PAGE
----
Let’s Stop “Just Saying”

by Matthew DeCapua

headacheA great deal of virtual ink has been spilled since the unfortunate events of Ferguson, MO began to play out across the mass media and some if it is tapping into a larger issue that has long irked me.

As a nation we are obsessed with being right. We like to be right?all the time. For some reason we think this is a realistic ambition and we pursue it with zealous determination to the point where we’re having a difficult time hearing one another anymore.

Too often, whether we are aware of it or not, we interpret a willingness to establish an actual dialogue that involves both talking?and listening as weakness, or worse, a failing. We’re not really interested in discussion or debate. We’re not open to the possibility of learning new information or changing our perspective due to a well-reasoned argument that had not previously occurred to us.

We just want to be right. So we speak our mind, repeatedly, giving no quarter, acknowledging no alternative, louder and more defensively, until the other person either admits defeat or walks away.

One of the more recent socio-linguistic mechanisms we have developed to support this “style” of non-discussion is to conclude an opinion with the passive-aggressive deployment of the phrase “just saying.”

And at great risk of offending?a lot of people I know and love, as of this moment I am on record as writing that the phrase “just saying”?makes me sick to my stomach.

Let’s break it down.

The first of the many heinous things that “just saying” accomplishes is to immediately end the conversation. It’s the verbal equivalent of a smug smirk while walking away.?The speaker has just gained the final — and?right — words on the subject, and now the matter is closed to any possibility of further discussion.

That’s rude.

The second mortal sin of “just saying” is the tacit implication that, because the speaker is expressing a personal opinion, the speaker?cannot be questioned. Any attempt at refutation or even further discussion?can now freely be interpreted as a hostile personal attack, and responded to in kind. Once the “just saying” bomb has been dropped, it’s no longer a conversation. It’s a fight.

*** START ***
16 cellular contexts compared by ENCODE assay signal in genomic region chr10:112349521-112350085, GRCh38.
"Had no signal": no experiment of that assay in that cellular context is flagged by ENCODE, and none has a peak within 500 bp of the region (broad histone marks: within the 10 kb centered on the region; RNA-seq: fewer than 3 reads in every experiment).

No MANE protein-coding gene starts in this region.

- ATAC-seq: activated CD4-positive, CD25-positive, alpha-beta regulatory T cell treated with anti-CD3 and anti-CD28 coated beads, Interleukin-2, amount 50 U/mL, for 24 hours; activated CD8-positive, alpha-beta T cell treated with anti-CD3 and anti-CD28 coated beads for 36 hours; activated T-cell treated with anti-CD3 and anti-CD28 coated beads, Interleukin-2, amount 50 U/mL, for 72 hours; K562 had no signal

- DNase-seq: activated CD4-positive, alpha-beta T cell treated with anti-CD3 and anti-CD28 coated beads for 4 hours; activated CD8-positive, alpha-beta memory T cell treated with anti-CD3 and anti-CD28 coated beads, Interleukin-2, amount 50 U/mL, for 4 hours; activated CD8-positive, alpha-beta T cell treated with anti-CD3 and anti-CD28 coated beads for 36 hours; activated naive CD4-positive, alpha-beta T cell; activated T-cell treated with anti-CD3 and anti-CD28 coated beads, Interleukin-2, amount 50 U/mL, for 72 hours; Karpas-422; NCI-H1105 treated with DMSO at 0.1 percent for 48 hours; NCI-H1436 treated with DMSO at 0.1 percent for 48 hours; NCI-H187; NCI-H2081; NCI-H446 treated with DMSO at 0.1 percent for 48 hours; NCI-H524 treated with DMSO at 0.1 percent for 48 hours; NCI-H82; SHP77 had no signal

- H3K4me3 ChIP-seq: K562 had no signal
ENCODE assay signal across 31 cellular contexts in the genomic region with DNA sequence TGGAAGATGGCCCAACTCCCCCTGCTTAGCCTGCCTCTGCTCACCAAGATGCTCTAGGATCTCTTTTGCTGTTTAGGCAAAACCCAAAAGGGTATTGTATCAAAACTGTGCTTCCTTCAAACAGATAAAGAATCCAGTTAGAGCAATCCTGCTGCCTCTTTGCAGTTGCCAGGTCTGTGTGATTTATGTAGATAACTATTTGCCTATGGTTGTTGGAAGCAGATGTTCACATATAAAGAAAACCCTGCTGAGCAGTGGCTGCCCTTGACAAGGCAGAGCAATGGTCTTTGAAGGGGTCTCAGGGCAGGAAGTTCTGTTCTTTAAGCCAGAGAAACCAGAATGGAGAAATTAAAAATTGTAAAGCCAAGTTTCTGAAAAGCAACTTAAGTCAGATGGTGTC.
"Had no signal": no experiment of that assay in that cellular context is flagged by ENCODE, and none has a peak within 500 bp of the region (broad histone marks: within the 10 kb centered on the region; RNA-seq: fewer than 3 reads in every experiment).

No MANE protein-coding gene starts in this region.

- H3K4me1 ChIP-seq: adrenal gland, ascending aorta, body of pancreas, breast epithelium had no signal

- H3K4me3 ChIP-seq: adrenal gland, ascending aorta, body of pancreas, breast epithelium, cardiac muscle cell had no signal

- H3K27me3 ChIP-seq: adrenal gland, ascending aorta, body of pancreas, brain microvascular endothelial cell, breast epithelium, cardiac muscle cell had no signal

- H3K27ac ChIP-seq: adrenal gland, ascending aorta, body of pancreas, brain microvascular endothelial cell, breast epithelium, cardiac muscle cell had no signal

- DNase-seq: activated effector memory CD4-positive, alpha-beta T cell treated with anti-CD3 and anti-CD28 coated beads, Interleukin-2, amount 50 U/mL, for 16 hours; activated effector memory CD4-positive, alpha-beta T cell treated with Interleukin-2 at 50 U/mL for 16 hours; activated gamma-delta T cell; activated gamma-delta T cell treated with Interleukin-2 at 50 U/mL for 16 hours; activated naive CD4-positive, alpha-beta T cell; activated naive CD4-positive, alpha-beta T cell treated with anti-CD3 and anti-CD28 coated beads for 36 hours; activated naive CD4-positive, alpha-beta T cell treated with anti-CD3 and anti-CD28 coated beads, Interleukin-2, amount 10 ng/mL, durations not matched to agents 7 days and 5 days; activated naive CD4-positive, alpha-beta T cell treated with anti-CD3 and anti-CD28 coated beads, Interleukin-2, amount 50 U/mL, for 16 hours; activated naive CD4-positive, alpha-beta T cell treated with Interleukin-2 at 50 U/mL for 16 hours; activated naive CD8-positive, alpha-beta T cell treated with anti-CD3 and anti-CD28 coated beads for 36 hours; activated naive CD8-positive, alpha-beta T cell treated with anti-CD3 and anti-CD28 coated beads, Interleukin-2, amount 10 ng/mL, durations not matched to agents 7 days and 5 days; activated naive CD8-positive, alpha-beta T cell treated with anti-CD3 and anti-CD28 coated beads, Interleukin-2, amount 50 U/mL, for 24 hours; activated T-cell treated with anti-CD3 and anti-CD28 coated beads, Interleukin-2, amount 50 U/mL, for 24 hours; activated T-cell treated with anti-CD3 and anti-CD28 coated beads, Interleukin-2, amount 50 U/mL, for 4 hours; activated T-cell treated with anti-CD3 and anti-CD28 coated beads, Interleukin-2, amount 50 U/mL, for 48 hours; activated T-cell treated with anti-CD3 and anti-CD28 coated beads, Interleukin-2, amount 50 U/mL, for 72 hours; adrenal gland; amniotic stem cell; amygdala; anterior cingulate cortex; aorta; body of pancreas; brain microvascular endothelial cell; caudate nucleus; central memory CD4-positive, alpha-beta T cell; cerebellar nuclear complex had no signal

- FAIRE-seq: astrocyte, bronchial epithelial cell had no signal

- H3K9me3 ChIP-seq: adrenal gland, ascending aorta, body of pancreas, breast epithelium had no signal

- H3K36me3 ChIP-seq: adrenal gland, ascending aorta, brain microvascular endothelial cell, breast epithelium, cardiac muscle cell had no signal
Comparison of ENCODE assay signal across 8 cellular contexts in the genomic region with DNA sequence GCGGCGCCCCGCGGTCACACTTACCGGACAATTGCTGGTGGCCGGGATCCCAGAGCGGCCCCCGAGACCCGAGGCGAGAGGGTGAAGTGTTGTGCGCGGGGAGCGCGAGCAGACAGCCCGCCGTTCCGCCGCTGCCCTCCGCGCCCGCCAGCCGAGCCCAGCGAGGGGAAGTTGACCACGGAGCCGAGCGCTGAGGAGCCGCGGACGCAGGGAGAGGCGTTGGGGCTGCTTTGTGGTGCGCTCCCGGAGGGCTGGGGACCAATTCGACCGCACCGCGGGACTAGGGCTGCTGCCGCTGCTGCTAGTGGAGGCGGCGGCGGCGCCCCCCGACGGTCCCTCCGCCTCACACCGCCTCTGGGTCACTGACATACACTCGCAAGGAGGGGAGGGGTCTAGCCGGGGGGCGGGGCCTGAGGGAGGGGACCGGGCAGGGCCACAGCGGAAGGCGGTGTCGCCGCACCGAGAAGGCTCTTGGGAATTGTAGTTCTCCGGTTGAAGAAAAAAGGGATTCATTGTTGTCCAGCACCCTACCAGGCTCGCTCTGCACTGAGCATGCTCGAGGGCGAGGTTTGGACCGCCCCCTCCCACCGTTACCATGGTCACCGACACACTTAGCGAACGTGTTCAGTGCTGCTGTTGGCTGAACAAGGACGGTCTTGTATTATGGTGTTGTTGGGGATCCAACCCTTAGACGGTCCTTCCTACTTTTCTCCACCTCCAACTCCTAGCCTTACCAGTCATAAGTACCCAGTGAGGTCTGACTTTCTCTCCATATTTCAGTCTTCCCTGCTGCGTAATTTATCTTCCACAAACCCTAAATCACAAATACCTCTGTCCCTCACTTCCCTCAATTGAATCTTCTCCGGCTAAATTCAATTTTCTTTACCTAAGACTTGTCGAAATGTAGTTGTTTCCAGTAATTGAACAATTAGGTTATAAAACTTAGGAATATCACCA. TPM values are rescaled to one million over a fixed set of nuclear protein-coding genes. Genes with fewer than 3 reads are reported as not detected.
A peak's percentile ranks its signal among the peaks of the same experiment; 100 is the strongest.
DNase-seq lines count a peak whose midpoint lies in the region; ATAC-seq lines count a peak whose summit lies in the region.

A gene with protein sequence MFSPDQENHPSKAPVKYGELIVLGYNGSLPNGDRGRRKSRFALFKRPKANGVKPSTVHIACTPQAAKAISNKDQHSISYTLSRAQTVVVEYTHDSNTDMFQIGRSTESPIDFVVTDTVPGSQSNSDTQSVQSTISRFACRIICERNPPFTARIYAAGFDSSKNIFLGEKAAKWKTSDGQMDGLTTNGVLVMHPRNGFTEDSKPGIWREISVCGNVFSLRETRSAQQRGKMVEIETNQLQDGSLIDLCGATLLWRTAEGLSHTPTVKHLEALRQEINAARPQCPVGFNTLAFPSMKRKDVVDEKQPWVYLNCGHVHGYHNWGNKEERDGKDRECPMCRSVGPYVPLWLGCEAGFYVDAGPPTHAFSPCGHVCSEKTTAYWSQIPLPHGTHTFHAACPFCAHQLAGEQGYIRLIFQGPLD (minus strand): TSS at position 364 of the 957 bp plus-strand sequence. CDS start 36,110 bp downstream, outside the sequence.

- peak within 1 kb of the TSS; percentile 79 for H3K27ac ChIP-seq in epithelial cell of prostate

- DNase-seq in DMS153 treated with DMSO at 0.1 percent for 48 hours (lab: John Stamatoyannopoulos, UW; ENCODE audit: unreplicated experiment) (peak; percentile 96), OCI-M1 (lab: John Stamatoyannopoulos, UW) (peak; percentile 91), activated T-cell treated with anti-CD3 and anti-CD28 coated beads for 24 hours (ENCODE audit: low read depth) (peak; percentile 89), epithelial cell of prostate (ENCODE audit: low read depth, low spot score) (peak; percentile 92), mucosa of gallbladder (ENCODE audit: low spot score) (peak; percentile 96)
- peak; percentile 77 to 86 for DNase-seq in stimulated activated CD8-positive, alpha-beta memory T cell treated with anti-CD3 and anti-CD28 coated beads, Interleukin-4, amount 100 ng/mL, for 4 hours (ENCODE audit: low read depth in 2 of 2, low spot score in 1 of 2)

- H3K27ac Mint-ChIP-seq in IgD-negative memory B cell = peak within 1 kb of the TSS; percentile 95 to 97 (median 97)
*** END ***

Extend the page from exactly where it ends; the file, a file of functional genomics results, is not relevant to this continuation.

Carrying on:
This leads to the?most damning offense of “just saying.” By claiming the topic as a deeply-held personal belief, the speaker is in effect communicating that whatever personal feelings anyone else may have on the subject are not only irrelevant but also inferior to the speaker’s. It’s the equivalent of saying “your opinion does not matter to me, but mine?had better?matter to you, and we’re done here now.”

We live in a time of incredible tumult and churn, and it is not going to end anytime soon. It seems to me, therefore, that it is in everyone’s best interests to look for ways to communicate more, not less. There are no end of horrible examples playing out in today’s headlines to demonstrate what happens when people no longer care enough to truly listen to one another.

Rather than cut you off with a “just saying,” I would always rather sit down and hear you out, and hope that you will be willing to do the same with me. So let’s drop “just saying” from our collective vocabulary and replace it with something far more positive and useful.

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